In April this year, Brian Doyle didn't expect to play in the major leagues. He was a second-stringer in the bushes.And some people believe he never again will play for the Yankees. But for now, in the happiest story of all, the little man from Kentucky is a World Series hero.

Champagne bottle in hand. Reggie Jackson was celebrating. This was a minute after the Yankees won the Series the other night. Jackson was huge again when it mattered most, leading the Series in runs batted in. The leading hitter, by average, was Brian Doyle at .438 on seven hits in 16 at-bats. He had three hits in each of the last two victories. His double tied game six early and a single later made victory certain.

"Who won the MVP?" Reggie Candybar was shouting. A sports magazine gives a car to the most valuable player in the Series. A year ago, Jackson was it and this time Reggie was stumping for kid. "Who's the MVP? Brian Doyle! How about Brian Doyle!?"

And Mr. October, laughing out loud, hugged Mr. Who.

"It's unbelievable, it really is," Doyle said, cradling his own bottle of bubbly. Twenty-three years old, 5 feet 10, 165 pounds (not counting the estimated five-pound chaw of tobacco), Brian Doyle is a husband, father, born-again Christian who told the curious before the Series, "I've never been nervous in baseball and there's no reason to start now."

People nodded and said, sure, sure. But the kid was right. And of all the ironies that accompanied the Yankees' victory, none is more profound than Brian Doyle's exhilarating moment in the sun. The Yankees won with Bucky Dent as teh MVP?" Bucky Dent ?

The ace, Ron Guidry, won though he walked eight. A rookie from Dartmouth pitched the first complete game of his major league career. Good heavens, the Yankees won without Willie Randolph, only the league's All-Star second baseman.

Bye-bye, Mr. All-Star. Hello, Mr. Who.

During last year's Series, Brian Doyle was selling suits and ties in downtown Bowling Green, Ky., maybe 15 miles from his hometown of Cave City, population 2,100. He comes from a baseball family. His father played amateur ball, his twin Blake is a second baseman on Baltimore's top farm team and his older brother, Denny, was a major league journeyman who achieved prominence for the Red Sox in the 1975 Series.

THis was Brian's sixth season as a pro, but in April, when he was ot invited to the Yankees' training camp, he was sent to Tacoma of the Pacific Coast League. At first a utility man, he became a regular and twice was called up to the Yankees when first Randolph and then Dent were injured.

Doyle returned for good - "I was on a roller coaster, but it was fun" - when the rosters grew to 40 players in September. As insurance, he was kept on the playoff roster.

Then Randolph hurt a leg and Doyle became the Yankees' second baseman against right-handed pitcher. He'd been in the big leagues 105 days, but went to bat only 52 times, getting 10 hits for a .192 average. In the playoff, he drove in a run, his first and only RBI before the Series.

So everyone wondered, when the Series began, if Brian Doyle, all blond hair and blue eyes and innocence, would be nervous. He insisted not. Don't believe the evidence of tap-tap-tapping feet during an interview. Just eager to play, he said, not nervous. Sure, kid. Just don't swallow your tobacco in the clutch.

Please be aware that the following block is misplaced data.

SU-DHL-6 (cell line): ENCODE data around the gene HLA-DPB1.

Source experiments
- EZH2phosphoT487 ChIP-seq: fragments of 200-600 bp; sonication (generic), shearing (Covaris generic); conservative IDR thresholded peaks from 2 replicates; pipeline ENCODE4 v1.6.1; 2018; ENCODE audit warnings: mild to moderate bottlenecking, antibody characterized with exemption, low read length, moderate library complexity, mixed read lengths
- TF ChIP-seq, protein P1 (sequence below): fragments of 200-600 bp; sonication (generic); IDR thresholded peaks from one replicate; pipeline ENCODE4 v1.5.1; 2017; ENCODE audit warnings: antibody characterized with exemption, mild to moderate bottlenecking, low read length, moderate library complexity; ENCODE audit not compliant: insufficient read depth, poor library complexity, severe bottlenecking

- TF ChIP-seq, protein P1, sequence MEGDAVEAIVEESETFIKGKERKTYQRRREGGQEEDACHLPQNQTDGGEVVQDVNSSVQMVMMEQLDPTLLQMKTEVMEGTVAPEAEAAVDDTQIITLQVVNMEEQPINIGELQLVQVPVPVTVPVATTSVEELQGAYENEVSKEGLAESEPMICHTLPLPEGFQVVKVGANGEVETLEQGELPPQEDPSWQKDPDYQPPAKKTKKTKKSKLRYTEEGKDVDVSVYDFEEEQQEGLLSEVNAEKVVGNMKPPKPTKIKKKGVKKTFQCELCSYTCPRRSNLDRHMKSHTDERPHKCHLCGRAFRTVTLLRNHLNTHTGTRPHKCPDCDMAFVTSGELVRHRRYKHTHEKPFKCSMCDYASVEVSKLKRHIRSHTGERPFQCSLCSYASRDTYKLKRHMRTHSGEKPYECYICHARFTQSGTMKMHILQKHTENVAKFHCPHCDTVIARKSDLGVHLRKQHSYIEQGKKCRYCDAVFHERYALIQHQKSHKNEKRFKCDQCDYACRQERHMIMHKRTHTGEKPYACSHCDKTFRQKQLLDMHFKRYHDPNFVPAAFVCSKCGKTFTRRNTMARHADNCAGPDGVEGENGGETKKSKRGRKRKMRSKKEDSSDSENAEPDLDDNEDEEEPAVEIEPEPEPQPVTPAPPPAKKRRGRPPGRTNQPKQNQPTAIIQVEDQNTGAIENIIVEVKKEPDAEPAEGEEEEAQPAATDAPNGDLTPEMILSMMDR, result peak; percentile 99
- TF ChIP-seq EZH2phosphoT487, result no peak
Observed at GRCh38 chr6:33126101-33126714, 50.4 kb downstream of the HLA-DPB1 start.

He didn't. As Bobby Richardson brought style and class to second base for the Yankees, so did Doyle.

He'd been hired for his good glove. "And instead of worrying about what 'people' think, I just want to prove to my teammates I can put the bat on the ball," he said before game one.

So the kid who had 10 hits in 105 days had seven in the six-game Series, five in a row in the last two victories. Besides the two RBI, he scored two runs in the 7-2 victory that sent Reggie looking for the champagne.

While the Dodgers' veteran infielders seemed novices in the nuances of a ground ball. Doyle was flawless. He handled 23 chances without an error. He was in on six double plays - the whole L.A. team made only four - and, in a small bit of the inflieder's art that is often overlooked, Doyle made swift tags on would-be base stealers, slapping catcher Thurman Munson's weak throws against four runners.

Dick Howser, the Yankees' infield coach, knew in May that Doyle was extraordinary. The kid booted two ground balls in Chicago and Billy Martin, then the manager, sent Howser to Doyle.

"I told him Billy was upset," Howser said. "He just looked at me and said, 'Look, I made just four errors last year. Brian is very confident, very professional.

"I'm ticked to death for this guy now. All the other guys get the ink, but he and Dent proved there are places for the kid that just does his job instead of popping off all the time. There's always room on a team for a guy like him. He just works and works and he's got such a great attitude."

The winner's share in the Series may exceed $30,000 a man. Doyle's salary is probably about $15,000 a year. Will he get a full share of the Series money or, since he was with the team only part time, a fraction of a share?

Doyle once worked as a truck-body builder and football official to supplement his $500 a month salary in Class A ball at Lynchburg, Va. He says he doesn't know how much money the Series will mean to him. And he doesn't care.

"Whatever it is, it'll be more than I was expecting in April," he said.

By then, he had opened his bottle of champagne.

"It feels great," he said, smilling, "to be a world champion." And, to newspapermen he said, "Fellas, let's cut it. This is my first one and I want to enjoy it."

The kid took a drink of champagne.